In the same way that vinyl has made a comeback in the face of digital streaming, so cinema is in the throes of its own analogue revival. A certain breed of movie aficionado cherishes the soft richness of photographic film over the garish perfection of digital. Some are going even further, into the realms of what you might call artisanal film-making.
From that perspective, new British movie Bait sounds like an absurd extreme in defiantly keeping it old school. It was filmed on a 1976 Bolex camera, with black-and-white 16mm film, hand-processed by director Mark Jenkin in an old Bakelite tank, using processing materials including washing soda, vitamin C powder and coffee. Yes, but what kind of coffee, you may ask – Sumatran or Javan?
As a result, despite being set in modern-day Cornwall, Bait has a convincing retro feel that’s somewhere between Italian neorealism and 1950s public information films.
This kind of faux-retro aesthetic (I once called it “retrovision”) has become a fetish for certain film-makers. Canadian auteur Guy Maddin has based much of his career on it, as has Peter Strickland, whose recent In Fabric replicated the visual style of its early-90s setting perfectly. Michel Hazanavicius deployed retrovision to Oscar-winning effect with The Artist, shot in digital but faithfully mimicking silent-era movie-making. Then there’s Todd Haynes, whose 50s-set dramas Carol and Far from Heaven emulated the techniques of the era. Quentin Tarantino, meanwhile, once called digital projection “the death of cinema as I know it” . Not only is his latest, Once Upon a Time … in Hollywood, shot in 35mm, it also incorporates flashbacks and asides shot in other retro formats, such as Super 8 and 16mm. Tarantino also filmed The Hateful Eight in the obscure 70mm Panavision format, then urged cinemas to reinstate the projectors to play it.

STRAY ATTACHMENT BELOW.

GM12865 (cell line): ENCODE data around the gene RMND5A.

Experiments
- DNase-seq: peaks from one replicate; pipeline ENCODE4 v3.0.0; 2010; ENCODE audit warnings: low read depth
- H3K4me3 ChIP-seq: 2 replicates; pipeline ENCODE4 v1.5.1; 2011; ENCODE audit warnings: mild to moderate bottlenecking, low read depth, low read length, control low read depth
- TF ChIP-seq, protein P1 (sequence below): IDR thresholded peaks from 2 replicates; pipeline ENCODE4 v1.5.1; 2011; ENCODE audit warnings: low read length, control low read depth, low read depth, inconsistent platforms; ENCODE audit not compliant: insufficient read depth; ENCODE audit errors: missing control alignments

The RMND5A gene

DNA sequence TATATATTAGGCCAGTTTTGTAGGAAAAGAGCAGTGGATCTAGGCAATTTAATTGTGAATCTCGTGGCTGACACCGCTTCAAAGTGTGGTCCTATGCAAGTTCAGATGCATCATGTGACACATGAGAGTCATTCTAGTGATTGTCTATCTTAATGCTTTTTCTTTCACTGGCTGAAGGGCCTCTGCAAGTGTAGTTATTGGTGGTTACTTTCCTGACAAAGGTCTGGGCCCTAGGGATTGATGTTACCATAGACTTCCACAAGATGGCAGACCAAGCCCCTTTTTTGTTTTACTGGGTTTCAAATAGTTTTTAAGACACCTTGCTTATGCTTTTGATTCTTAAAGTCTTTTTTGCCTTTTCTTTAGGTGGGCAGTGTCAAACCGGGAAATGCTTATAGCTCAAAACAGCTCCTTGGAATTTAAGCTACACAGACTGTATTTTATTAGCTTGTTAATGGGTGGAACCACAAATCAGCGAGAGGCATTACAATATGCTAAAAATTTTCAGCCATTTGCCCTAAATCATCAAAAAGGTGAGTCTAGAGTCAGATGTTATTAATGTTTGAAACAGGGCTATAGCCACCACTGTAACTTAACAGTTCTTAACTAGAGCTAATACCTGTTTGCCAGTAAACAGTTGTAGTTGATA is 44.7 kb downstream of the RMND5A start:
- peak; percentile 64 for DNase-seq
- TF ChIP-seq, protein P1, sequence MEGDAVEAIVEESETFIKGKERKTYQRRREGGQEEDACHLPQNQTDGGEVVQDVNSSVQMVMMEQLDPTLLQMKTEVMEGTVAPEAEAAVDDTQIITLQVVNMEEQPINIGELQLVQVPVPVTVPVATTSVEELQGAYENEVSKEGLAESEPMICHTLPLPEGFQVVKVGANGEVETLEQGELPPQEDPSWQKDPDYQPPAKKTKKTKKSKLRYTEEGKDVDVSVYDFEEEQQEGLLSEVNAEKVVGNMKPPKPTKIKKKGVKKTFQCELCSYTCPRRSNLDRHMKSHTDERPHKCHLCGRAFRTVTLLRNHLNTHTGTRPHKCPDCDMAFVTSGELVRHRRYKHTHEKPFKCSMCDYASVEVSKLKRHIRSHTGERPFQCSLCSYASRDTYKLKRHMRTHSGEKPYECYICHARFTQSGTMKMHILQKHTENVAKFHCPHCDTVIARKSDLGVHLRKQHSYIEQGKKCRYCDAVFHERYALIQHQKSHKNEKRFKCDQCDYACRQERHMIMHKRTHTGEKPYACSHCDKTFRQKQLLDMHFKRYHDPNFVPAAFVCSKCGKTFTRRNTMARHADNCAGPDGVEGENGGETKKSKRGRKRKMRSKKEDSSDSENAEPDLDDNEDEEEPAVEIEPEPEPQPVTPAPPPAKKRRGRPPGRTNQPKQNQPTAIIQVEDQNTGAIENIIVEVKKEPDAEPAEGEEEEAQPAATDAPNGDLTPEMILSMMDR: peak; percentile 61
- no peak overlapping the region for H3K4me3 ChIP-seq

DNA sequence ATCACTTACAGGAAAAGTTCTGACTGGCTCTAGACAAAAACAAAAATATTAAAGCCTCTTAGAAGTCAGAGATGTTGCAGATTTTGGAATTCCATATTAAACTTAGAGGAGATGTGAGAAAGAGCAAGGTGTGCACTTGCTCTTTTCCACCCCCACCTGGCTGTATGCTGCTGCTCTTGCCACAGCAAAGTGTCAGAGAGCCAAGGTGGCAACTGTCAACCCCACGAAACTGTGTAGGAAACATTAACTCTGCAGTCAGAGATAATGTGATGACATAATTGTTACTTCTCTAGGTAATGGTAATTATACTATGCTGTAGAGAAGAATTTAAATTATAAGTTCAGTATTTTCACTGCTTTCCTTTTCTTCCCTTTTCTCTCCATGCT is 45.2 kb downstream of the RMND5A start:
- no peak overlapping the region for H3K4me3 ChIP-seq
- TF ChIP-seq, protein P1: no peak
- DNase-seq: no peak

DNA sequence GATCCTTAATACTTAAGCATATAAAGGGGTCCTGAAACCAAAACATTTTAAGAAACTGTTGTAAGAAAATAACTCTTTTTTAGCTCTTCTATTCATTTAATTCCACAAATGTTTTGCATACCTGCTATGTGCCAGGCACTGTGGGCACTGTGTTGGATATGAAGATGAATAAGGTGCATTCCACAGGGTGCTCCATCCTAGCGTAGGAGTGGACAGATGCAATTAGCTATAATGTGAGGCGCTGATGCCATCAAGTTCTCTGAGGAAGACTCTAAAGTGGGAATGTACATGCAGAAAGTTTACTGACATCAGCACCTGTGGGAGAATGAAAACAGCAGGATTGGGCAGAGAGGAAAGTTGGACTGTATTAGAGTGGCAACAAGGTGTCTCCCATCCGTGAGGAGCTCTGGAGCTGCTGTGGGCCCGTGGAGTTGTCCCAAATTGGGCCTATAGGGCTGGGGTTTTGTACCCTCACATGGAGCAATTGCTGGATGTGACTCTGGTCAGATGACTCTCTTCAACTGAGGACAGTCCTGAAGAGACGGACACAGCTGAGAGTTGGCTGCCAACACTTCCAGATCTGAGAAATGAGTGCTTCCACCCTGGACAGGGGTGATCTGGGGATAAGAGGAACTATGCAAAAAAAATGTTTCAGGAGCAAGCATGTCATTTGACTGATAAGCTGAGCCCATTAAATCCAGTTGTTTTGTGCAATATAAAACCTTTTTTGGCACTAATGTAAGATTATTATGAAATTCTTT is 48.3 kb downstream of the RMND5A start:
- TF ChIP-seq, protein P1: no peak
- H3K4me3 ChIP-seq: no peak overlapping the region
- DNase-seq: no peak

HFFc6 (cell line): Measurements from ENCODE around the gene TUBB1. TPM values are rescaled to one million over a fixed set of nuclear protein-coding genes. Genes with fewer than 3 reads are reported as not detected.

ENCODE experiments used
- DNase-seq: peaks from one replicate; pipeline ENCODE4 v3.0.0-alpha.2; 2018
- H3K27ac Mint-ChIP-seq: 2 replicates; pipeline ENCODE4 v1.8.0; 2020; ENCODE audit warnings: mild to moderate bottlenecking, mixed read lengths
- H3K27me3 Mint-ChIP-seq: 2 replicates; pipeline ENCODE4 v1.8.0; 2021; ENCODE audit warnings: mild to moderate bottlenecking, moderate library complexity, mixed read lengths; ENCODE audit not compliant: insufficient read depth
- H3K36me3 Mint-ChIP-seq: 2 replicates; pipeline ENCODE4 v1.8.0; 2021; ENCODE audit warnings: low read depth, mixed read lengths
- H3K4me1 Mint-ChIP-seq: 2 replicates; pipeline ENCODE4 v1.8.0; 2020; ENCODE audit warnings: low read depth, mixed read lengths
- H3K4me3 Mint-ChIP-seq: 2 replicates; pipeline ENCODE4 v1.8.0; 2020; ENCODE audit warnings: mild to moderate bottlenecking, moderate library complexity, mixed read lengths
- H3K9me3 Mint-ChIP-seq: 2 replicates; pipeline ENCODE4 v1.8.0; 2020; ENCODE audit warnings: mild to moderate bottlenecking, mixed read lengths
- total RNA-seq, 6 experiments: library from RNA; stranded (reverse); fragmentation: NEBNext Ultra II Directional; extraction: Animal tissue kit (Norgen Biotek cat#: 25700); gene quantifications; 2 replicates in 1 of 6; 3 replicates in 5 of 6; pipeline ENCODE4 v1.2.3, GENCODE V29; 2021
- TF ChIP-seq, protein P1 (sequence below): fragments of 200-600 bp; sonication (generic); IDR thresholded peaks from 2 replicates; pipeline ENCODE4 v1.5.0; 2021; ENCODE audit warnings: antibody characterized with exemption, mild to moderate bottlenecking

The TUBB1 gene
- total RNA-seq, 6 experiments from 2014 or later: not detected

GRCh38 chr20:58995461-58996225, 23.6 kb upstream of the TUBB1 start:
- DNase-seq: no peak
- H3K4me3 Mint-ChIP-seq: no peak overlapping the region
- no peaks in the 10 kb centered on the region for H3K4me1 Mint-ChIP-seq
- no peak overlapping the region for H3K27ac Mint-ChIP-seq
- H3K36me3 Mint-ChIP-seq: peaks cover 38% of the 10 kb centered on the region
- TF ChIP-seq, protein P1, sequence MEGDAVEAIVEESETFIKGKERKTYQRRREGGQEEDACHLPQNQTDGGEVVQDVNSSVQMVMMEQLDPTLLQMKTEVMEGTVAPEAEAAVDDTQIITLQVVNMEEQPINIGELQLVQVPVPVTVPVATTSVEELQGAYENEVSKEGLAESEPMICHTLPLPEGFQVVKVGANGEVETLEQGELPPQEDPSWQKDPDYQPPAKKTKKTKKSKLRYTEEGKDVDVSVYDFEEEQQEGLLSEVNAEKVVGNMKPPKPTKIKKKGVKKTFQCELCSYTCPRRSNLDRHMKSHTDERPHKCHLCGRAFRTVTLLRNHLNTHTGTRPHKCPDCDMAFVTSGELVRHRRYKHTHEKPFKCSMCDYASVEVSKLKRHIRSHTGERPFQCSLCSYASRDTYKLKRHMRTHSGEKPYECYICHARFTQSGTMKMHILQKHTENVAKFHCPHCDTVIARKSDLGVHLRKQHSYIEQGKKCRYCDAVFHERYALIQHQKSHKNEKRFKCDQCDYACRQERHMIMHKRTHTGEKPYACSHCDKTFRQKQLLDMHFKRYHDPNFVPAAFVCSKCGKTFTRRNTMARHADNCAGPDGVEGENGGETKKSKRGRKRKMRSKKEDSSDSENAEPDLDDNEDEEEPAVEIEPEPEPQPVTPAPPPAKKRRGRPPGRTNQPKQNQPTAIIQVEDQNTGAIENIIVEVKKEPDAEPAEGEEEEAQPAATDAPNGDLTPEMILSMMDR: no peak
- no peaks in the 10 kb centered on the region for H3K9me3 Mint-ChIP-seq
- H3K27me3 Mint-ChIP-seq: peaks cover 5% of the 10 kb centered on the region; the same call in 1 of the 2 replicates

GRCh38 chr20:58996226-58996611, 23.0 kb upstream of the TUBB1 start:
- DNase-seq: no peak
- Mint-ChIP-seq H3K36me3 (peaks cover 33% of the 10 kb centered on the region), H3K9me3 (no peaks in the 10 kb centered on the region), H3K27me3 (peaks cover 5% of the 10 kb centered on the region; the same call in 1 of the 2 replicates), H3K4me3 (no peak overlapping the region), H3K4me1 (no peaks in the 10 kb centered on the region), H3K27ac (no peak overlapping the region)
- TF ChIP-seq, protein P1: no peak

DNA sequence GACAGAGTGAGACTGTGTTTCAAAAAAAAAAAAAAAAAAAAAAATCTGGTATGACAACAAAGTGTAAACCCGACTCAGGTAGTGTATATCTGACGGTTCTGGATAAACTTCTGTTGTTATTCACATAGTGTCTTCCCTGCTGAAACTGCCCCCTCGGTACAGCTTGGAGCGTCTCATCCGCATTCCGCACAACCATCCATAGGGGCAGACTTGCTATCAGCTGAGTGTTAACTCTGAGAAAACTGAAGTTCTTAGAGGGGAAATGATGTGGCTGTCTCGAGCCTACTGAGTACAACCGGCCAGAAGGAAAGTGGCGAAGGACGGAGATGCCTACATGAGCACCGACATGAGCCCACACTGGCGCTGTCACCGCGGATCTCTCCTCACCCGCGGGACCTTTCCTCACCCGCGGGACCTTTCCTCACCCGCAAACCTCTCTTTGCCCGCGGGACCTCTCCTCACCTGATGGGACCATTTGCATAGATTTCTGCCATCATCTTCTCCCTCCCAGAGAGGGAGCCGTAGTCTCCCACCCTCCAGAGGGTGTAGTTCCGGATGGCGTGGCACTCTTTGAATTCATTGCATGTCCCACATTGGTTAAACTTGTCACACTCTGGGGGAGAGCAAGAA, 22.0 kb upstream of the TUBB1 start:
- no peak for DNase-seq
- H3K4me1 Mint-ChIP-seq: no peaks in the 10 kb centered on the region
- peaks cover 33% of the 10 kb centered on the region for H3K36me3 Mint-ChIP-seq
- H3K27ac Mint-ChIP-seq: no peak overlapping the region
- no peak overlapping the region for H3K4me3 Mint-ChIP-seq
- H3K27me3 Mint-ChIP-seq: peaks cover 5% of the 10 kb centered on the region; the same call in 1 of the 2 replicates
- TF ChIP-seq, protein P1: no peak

As with vinyl, this could all be seen as the last stand of an endangered medium. Does this craft of film-making make for more “authentic” movies? Or is it just beard-stroking affectation, designed to separate the digital masses from an analogue cognoscenti? What’s striking about the above film-makers is that, despite the obsessive retro stylings, these are stories you could never have told at the time, from Strickland and Maddin’s eccentric twisted tales to Haynes’s taboo romances.
Bait actually moves the artisanal revival on even further. Ignoring the aesthetic, the story is bang up to date: a saga of Cornish fishing traditions clashing with gentrification, against a backdrop of Brexit-era austerity. What’s more, the formal experimentation is ravishing to behold. It makes your average digital, mainstream movie look staid. Maybe sometimes you have to go back to move forwards.